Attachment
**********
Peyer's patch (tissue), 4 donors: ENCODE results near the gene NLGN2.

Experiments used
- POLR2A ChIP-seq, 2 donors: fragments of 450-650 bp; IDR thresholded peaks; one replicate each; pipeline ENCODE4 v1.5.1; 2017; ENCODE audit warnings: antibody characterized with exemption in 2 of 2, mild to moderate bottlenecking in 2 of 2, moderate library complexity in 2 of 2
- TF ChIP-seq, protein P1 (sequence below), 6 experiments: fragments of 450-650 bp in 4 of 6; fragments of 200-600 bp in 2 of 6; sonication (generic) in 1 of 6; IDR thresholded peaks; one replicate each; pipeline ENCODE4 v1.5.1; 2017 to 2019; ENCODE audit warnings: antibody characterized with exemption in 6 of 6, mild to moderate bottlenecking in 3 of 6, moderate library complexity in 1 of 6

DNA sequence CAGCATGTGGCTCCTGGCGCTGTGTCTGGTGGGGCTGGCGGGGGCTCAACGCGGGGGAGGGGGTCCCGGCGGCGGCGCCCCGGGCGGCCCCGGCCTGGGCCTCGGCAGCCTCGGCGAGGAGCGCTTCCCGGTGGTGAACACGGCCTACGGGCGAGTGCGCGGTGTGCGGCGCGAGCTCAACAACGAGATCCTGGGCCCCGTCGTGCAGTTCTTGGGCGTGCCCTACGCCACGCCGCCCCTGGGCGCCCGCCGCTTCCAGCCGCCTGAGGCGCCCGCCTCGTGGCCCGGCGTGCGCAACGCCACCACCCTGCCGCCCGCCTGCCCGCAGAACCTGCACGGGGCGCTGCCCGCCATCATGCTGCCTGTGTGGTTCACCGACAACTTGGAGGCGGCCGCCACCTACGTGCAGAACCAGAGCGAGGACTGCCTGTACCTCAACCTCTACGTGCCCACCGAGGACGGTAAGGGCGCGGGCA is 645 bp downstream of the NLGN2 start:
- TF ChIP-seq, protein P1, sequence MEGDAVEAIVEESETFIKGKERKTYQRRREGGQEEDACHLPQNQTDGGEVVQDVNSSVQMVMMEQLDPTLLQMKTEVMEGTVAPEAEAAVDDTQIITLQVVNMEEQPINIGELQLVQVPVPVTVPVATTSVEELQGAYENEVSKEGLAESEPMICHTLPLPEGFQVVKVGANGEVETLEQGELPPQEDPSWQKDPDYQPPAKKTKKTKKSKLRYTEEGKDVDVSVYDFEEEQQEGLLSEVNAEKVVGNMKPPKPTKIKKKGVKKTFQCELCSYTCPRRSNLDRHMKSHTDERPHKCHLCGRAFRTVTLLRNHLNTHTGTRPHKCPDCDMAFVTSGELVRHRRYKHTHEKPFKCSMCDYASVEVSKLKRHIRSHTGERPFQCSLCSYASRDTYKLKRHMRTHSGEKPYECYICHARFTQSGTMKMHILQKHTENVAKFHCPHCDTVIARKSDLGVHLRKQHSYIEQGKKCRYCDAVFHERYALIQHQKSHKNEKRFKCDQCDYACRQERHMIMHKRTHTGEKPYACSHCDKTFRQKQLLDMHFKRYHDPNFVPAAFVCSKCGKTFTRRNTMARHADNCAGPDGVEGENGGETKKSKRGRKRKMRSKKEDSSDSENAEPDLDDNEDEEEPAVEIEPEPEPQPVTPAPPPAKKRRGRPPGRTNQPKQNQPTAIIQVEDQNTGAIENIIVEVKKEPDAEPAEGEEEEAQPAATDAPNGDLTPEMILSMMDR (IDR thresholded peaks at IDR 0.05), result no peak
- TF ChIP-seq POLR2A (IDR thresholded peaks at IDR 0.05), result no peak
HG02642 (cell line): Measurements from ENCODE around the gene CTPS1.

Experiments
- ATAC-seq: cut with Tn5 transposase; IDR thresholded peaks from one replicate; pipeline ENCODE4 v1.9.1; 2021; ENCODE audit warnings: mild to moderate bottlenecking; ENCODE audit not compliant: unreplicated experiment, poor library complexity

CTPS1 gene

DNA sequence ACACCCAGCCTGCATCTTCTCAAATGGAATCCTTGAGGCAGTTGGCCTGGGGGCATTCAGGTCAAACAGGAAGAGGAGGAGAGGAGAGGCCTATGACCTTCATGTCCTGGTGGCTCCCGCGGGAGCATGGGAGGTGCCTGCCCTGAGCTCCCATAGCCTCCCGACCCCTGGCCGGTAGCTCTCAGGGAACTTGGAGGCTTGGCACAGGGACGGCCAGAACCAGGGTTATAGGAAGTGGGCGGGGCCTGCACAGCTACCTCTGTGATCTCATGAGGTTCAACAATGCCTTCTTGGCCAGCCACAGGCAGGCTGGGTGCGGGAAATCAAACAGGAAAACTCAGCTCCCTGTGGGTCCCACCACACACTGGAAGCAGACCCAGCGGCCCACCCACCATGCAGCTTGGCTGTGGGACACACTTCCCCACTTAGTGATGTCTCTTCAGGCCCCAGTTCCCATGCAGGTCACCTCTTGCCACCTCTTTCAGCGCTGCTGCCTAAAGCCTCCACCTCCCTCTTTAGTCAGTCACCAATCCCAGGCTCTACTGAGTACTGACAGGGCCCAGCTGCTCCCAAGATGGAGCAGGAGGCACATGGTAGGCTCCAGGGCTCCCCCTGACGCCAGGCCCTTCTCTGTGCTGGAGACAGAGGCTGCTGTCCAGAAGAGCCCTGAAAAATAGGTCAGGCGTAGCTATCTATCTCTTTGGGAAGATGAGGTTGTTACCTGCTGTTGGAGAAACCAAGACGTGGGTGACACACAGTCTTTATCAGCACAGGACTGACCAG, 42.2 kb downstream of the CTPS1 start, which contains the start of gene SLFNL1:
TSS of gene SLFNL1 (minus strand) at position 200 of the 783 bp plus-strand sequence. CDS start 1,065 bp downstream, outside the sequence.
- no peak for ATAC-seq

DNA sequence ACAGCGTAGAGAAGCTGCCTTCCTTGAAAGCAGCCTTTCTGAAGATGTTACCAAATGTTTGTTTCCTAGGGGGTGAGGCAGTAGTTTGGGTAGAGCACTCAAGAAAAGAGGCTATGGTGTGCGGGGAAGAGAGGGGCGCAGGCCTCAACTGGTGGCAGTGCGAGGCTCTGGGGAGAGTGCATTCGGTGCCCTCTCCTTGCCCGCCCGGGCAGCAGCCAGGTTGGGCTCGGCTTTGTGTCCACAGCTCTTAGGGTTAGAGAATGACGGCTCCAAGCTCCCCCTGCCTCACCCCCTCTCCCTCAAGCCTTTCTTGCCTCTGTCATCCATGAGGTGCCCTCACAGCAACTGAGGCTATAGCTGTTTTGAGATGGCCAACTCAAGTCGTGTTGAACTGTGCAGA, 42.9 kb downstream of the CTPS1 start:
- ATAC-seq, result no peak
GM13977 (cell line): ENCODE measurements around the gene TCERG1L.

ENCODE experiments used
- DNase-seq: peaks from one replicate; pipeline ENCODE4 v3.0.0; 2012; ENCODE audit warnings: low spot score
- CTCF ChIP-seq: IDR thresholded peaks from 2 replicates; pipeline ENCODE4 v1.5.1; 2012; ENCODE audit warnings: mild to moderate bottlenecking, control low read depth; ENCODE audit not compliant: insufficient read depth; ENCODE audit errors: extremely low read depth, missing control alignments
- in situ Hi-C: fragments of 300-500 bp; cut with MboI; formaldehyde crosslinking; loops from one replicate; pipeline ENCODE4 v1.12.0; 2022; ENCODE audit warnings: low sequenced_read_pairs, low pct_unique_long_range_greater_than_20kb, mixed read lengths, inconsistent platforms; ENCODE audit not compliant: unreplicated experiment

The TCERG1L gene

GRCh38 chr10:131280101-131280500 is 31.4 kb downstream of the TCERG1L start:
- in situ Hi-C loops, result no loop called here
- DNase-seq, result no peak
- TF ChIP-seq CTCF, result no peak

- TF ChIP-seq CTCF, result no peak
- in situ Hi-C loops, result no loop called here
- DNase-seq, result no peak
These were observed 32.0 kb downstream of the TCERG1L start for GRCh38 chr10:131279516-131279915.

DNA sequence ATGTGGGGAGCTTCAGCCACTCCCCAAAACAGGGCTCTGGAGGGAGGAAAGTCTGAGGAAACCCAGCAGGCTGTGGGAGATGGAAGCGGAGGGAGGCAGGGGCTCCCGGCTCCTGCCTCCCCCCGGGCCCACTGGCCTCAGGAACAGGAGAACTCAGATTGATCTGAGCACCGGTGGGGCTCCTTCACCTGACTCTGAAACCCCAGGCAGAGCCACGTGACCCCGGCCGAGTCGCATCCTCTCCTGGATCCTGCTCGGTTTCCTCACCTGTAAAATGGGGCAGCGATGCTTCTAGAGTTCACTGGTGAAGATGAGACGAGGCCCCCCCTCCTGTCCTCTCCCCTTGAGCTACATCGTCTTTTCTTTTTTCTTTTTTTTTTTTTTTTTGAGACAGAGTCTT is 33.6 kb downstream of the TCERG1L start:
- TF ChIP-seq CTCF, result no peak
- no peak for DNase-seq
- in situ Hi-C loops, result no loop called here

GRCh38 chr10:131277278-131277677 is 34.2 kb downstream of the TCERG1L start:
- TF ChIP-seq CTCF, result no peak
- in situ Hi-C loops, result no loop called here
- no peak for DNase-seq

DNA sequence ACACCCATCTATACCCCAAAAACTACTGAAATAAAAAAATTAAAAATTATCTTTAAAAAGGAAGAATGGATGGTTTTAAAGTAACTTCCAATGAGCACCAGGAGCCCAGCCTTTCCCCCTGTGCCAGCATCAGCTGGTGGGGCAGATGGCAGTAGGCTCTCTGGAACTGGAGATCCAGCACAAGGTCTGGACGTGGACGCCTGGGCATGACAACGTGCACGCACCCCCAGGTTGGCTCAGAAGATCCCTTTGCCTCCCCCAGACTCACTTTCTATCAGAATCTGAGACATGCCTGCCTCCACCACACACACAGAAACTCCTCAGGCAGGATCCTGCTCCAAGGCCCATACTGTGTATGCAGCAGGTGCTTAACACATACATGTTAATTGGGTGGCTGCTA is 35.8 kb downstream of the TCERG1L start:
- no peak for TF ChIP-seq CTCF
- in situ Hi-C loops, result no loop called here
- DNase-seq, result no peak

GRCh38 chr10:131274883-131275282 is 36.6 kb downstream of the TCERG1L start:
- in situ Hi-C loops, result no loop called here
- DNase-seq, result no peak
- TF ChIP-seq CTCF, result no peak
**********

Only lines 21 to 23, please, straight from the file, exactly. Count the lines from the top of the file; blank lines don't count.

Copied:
- in situ Hi-C: fragments of 300-500 bp; cut with MboI; formaldehyde crosslinking; loops from one replicate; pipeline ENCODE4 v1.12.0; 2022; ENCODE audit warnings: low sequenced_read_pairs, low pct_unique_long_range_greater_than_20kb, mixed read lengths, inconsistent platforms; ENCODE audit not compliant: unreplicated experiment

The TCERG1L gene

GRCh38 chr10:131280101-131280500 is 31.4 kb downstream of the TCERG1L start: